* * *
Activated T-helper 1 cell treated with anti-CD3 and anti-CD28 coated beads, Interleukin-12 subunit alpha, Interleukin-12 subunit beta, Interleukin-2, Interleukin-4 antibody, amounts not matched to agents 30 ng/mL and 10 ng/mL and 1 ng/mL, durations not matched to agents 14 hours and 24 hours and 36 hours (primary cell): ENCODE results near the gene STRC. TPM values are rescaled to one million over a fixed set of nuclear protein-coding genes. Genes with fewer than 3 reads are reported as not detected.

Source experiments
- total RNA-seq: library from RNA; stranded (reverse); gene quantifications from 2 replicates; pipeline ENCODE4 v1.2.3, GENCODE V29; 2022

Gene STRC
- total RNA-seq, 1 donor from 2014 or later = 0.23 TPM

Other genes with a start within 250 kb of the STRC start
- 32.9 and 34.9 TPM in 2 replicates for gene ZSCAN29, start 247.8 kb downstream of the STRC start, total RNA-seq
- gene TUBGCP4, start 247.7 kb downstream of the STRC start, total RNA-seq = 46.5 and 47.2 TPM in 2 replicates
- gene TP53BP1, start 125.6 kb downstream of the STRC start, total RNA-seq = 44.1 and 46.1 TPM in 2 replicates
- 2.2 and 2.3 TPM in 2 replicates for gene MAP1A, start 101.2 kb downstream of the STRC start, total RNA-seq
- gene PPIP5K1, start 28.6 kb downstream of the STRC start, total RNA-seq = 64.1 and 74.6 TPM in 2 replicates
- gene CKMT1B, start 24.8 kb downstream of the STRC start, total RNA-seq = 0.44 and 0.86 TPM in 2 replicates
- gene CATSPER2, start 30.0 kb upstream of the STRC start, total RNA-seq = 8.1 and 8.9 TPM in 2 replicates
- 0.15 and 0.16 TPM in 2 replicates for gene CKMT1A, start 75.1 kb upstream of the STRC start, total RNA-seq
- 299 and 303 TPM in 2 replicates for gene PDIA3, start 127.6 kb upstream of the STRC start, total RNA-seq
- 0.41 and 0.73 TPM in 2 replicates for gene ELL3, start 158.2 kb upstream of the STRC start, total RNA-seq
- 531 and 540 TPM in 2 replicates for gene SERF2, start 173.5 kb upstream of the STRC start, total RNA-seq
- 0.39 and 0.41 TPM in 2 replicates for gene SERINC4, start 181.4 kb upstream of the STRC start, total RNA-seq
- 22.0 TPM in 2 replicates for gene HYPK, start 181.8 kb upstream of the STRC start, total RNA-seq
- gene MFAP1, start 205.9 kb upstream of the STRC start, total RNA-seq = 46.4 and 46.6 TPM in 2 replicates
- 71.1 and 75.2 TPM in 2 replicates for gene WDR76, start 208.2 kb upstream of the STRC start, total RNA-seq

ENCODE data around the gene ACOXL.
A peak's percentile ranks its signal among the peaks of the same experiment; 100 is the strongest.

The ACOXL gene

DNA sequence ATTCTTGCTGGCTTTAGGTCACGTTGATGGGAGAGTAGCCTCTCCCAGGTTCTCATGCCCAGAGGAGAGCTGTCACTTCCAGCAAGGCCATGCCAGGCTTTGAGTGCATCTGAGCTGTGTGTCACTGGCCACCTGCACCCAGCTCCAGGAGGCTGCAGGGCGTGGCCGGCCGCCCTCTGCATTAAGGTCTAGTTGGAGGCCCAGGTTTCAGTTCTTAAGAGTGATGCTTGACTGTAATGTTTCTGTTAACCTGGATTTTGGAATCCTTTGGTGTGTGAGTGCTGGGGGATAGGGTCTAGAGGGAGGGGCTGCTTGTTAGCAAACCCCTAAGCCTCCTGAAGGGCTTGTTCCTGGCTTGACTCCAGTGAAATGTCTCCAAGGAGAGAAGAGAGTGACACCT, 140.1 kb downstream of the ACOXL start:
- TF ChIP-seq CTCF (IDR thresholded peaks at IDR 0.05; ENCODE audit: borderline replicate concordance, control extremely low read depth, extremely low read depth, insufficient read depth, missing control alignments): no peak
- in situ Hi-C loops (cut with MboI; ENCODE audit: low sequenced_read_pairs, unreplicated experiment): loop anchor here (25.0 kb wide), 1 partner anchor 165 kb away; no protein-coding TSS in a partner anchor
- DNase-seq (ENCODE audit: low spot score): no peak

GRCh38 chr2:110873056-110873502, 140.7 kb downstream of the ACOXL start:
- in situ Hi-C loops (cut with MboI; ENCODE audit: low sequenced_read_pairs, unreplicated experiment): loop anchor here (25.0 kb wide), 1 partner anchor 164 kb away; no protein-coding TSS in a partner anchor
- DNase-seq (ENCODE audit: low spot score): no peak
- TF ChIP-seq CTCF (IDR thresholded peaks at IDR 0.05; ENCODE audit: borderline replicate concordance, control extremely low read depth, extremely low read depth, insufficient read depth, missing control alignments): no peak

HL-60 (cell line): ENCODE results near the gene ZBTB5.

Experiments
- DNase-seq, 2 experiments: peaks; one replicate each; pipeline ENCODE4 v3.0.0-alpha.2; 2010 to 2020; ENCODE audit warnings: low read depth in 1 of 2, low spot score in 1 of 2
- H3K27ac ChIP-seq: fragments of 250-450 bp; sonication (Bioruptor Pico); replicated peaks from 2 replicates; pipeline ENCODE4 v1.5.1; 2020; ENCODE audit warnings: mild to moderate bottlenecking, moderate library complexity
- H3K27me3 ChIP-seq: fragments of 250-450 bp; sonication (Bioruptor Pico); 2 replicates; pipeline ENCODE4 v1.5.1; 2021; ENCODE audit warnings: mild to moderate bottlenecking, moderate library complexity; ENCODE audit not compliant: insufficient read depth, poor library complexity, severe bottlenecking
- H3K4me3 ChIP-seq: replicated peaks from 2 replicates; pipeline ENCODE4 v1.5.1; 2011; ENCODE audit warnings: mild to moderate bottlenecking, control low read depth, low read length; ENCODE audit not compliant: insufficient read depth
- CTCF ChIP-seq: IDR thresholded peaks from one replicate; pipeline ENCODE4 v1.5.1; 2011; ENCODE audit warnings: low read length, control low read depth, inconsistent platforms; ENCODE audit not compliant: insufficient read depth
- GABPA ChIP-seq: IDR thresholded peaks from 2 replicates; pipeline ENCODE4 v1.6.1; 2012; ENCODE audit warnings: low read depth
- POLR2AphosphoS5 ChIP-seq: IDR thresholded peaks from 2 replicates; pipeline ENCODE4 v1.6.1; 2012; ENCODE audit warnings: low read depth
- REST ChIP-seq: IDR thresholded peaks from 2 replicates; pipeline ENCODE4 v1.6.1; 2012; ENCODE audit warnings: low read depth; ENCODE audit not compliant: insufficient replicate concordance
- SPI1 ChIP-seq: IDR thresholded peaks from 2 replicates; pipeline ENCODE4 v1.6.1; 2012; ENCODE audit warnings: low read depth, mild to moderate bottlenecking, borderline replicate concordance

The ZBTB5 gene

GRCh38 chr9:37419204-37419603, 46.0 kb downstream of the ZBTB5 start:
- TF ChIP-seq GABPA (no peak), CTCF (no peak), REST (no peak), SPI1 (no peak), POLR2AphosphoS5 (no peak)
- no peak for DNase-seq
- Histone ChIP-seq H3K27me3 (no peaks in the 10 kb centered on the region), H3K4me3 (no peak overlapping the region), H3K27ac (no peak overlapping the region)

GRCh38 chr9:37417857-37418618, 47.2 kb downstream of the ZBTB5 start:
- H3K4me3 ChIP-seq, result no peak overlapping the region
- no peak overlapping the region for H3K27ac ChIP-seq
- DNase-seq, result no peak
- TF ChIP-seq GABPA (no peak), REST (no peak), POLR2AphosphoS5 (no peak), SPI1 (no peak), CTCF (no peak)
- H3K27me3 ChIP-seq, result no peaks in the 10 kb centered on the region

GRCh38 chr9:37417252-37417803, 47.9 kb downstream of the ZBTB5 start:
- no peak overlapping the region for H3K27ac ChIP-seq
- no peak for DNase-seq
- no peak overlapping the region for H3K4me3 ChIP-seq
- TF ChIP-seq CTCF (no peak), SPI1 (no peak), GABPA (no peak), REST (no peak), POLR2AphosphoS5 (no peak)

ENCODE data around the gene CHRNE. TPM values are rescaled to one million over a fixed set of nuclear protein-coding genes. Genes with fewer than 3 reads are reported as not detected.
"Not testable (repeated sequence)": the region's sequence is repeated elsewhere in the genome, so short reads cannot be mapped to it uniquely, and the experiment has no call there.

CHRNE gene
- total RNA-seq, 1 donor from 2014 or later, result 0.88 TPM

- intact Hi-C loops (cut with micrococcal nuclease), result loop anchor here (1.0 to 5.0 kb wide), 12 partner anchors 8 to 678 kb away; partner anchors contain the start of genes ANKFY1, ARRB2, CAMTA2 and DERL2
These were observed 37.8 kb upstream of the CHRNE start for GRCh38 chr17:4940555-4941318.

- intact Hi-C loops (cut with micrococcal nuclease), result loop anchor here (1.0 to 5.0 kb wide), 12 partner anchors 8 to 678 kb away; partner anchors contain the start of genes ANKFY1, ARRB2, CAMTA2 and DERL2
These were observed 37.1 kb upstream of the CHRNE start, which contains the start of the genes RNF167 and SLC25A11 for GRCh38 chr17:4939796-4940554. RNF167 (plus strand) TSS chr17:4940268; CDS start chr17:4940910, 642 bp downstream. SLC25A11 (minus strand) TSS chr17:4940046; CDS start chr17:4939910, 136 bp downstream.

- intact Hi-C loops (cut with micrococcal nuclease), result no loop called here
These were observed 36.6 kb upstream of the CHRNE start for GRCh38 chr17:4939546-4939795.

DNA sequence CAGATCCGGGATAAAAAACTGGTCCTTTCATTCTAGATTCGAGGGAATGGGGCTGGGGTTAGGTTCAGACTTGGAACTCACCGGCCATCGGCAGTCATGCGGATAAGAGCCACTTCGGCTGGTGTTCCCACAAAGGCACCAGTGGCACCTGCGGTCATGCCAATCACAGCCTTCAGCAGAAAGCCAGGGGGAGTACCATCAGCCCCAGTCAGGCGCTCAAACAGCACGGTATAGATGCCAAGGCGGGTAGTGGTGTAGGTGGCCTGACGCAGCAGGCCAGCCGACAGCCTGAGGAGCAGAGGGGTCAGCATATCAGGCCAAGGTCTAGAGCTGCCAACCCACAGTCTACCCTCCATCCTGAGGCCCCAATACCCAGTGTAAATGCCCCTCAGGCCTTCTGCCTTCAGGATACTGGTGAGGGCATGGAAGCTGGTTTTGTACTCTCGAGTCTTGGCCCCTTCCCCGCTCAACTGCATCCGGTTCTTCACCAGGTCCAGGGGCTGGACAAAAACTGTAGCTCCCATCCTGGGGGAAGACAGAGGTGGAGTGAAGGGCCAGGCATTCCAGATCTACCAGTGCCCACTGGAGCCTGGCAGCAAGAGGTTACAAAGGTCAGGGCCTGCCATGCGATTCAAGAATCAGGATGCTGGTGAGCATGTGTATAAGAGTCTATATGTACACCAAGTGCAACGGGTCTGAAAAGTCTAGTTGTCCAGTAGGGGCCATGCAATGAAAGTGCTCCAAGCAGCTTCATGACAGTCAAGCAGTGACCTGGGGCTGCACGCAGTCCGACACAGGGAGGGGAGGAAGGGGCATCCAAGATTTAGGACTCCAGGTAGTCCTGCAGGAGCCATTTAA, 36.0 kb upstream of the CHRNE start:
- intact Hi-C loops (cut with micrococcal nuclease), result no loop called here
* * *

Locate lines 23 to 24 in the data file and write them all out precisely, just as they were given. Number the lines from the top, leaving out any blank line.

A peak's percentile ranks its signal among the peaks of the same experiment; 100 is the strongest.

The ACOXL gene